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“Dude, Our Rules Came from These Old Documents?!”
As students rotate through learning stations, they analyze the Magna Carta, Mayflower Compact, and the English Bill of Rights. Students interpret the historical documents and draw conclusions as to how these docuemnts have influenced the U.S. system of government.
This lesson was designed by Elicia Josselet and Nancy Reed at William J. Winkley Elementary in Leander Independent School District of ESC Region 13. The Lesson Observation (video) was taught by Elicia Josselet to 18 students in the 2020 spring semester.
Voices from the Trail of Tears
In this lesson, students will learn about the implementation of the Indian Removal Act and the Trail of Tears. Students will engage with primary and secondary sources to build a comprehensive understanding of the events.
What? Can You Really Say That?
Students will examine several items related to the First Amendment and respond to the teacher-created questions. Student groups will present their conclusions to the class.
Students will be able to apply their knowledge of the principles of the U.S. Constitution in relation to the events and issues of Andrew Jackson’s Presidency, explain if the principles were demonstrated or violated, and justify their reasoning.
PES of the West!
: Students will analyze primary sources, images, and speeches to form opinions about causal relationships and compare and contrast those opinions with historical documents.
The Civil Rights Movement and Voting Rights
Given the voting rights amendments, students will create an annotated time line that illustrates how voting rights have been extended to various groups of people throughout the history of the United States.
Separate But Equal: A Study of Segregation
Given Supreme Court case summaries, students will compare and contrast the impact of the Plessy v. Ferguson and Brown v. Board of Education decisions.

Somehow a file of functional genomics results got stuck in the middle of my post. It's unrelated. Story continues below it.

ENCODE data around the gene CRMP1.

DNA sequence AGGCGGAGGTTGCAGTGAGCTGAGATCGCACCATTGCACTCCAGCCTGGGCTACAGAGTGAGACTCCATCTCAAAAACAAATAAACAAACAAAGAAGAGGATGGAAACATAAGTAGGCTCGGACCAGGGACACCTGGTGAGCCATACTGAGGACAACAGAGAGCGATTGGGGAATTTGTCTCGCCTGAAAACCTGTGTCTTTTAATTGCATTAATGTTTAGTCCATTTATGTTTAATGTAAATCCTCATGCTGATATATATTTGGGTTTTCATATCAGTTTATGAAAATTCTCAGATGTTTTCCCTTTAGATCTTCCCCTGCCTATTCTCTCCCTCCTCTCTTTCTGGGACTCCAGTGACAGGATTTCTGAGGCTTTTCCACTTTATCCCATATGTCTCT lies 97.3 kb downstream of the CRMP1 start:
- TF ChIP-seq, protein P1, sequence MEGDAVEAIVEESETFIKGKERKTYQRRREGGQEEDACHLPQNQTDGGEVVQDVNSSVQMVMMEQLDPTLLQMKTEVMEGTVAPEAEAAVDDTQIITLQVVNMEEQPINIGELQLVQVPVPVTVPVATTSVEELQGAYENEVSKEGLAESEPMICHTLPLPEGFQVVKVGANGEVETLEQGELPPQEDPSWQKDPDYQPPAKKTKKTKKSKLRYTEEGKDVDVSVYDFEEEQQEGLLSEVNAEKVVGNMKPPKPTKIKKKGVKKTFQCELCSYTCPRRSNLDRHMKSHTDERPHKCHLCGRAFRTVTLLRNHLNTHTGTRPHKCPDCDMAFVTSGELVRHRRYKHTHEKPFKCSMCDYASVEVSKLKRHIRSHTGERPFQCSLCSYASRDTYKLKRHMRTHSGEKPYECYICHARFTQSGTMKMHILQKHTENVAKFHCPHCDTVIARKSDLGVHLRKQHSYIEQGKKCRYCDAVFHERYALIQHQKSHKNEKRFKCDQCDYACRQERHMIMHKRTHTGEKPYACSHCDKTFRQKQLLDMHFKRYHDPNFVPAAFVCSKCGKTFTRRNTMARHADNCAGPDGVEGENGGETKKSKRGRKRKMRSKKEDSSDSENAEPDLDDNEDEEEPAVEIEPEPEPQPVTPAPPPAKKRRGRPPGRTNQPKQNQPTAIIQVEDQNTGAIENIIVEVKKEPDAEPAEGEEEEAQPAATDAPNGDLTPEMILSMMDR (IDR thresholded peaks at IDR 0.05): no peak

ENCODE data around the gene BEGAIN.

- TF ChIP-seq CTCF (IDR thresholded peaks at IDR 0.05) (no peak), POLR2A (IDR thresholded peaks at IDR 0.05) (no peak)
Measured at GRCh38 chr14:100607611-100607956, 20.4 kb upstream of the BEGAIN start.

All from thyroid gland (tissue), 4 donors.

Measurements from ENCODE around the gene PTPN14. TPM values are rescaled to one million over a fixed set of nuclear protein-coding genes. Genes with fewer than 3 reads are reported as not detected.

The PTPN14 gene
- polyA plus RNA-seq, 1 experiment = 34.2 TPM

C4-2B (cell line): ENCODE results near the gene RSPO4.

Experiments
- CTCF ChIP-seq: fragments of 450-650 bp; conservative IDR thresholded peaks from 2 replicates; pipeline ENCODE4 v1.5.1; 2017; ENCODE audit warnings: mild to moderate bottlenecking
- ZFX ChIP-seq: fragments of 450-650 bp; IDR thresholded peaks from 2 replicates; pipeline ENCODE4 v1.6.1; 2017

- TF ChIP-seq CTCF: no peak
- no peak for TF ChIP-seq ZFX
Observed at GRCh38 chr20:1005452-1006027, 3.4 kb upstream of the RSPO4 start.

Vote for me, the Populist!
Students will use major events during the late 19th century to decide what a presidential candidate’s platform should be in order to improve the country at that time.
Origins of the Progressive Era
Given broad categories that describe the major goals of the progressive movement and general information about selected issues of the late 1800’s/early 1900’s, students will categorize the issues according to corresponding progressive era goals.
The Problem of Child Labor in the Progressive Era
After analyzing primary and secondary resources about the child labor, the students should be able to draw conclusions about the need to reform child labor practices.
Upton Sinclair: A Progressive Era Muckraker
Students will describe how Upton Sinclair's The Jungle reflected issues of the Progressive Era.
Roosevelt’s Square Deal
Given information about Roosevelt’s Square Deal, students will create cause-and-effect diagrams to explain the reasons for and impact of selected reforms sponsored by the Roosevelt administration.
The Gilded Age
Given background information, students will be able to identify economic, social, and political issues surrounding the Gilded Age. Students will identify significant historical figures associated with the Gilded Age.
The Causes of the Great Depression
The student understands the causes of the Great Depression.
Political Influences of the Great Depression
Given primary and secondary sources of information about selected New Deal measures (e.g., the creation of the Civilian Conservation Corps or the passage of the Agricultural Adjustment Act), students will analyze how these measures affected various regions of the United States.
World War II Impact on U.S. Economy and Society
Given background information, students will identify the social and economic impact of World War II on the American home front, such as the Great Depression, rationing, and increased opportunity for women and minority employment.
The Cold War and the American Home Front
Students will identify ways in which Cold War tensions were intensified.
The U.S. Role in the World (1970's into the 21st Century)
Given a timeline, students will understand the political, economic, and social impact of selected U.S. political leaders on the world from the 1970s into the 21st century.
America as a World Power in the Modern Era: The Carter Administration
Given background information, students will describe the changing role of the United States as a world power during the Carter Administration.